Having made the move and having settled into what seemed an ideal life – being married to the girl of my dreams, setting up our own home together and establishing a small but thriving legal practice, something happened. I wanted to make sense of life and so I started asking questions that no self-respecting conformist would. And I wasn’t liking the answers.
I won’t go into detail about these things in this post, but you can read a little more about what happened here: My Story.
It is sufficient to say that I no longer wanted the cookie-cutter life and I was waking up to who I really was – The slightly ‘grown-up’ version of the child who lived to read; the person who believed in the magic and mystery of life; the person who dreamed of love, peace, happiness and abundance for all people; the person who wanted to spend his days doing what he loved; the person who just wanted to laugh and play. Needless to say, this didn’t fit in well with the life that I had carved out for myself and so changes had to be made. It was scary and I did get some grief for it, but it was totally worth it!
So what have I learned from it all? And what does ‘live your truth’ mean to me? It means that your life on the outside fully reflects and is congruent with how you feel on the inside (note – not how you think but how you feel on the inside).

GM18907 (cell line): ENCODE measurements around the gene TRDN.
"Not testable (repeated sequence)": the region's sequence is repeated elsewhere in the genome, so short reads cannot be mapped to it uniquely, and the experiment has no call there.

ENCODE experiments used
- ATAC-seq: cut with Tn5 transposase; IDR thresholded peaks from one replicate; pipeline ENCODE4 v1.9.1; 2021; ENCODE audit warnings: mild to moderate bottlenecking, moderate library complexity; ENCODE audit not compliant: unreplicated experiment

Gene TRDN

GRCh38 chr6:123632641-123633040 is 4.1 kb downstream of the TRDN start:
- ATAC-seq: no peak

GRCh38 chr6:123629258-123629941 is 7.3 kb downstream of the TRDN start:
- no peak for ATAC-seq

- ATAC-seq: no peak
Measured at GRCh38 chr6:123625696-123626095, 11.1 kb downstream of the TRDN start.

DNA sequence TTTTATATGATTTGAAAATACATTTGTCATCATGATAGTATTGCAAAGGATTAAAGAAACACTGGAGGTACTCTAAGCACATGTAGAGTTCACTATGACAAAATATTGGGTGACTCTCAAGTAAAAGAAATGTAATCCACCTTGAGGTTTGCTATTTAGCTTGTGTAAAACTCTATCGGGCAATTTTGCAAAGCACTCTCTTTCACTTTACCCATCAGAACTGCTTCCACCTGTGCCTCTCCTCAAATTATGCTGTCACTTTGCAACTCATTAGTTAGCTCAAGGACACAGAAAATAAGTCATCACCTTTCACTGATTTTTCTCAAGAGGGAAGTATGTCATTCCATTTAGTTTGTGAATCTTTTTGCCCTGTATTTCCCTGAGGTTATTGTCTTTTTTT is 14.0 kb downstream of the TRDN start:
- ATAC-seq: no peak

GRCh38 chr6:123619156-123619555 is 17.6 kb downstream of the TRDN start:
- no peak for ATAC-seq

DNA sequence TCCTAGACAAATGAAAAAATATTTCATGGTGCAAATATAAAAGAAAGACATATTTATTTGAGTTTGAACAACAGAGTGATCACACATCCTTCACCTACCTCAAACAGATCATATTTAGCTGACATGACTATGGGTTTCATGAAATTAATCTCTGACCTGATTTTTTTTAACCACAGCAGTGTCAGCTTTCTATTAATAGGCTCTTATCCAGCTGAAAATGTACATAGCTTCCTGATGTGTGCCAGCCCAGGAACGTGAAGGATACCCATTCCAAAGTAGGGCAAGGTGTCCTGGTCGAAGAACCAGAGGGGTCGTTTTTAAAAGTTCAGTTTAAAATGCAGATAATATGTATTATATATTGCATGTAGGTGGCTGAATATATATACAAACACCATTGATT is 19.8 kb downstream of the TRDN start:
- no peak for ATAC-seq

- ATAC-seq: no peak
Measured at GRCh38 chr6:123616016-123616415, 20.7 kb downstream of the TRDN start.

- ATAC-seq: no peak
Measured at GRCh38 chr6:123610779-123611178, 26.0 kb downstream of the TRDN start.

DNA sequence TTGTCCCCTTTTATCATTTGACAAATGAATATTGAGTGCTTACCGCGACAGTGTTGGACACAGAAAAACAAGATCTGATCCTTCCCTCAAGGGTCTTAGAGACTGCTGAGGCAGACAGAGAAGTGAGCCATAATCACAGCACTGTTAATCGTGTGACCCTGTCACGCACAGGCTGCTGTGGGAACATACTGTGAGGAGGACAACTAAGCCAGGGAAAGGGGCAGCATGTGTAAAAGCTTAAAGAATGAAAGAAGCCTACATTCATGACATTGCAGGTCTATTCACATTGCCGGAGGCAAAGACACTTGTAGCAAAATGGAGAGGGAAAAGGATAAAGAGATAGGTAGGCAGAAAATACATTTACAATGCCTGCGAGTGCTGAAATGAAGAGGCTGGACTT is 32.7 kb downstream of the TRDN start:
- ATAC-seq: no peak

The truth of who you are doesn’t mean the circumstances into which you were born, or even where you find yourself now.
The truth of who you are is where you feel called to go. It is what you want to become. This may be something that changes and evolves as you grow, but only you can know this and no one else should decide on it for you.
You are the only person who truly knows who you really are.
I have found through my own experience that it is better to be who I really am and be alone than to be surrounded by a thousand people who approve of what they think I should be. You can choose who to be around and when to be around them, but you can never get away from yourself. So I feel it is better to be happy and at peace with myself, rather than compromise that for the sake of acceptance and approval from others.
For some of us, living our truth means making big changes in life. It might seem scary. The good news is that the fear is definitely worth the sense of freedom and satisfaction that become yours if you are willing to face that fear.
Life always takes care of us and in the end, the fear becomes more about the opinions and reactions of others than about anything of real consequence – or so it has been in my experience.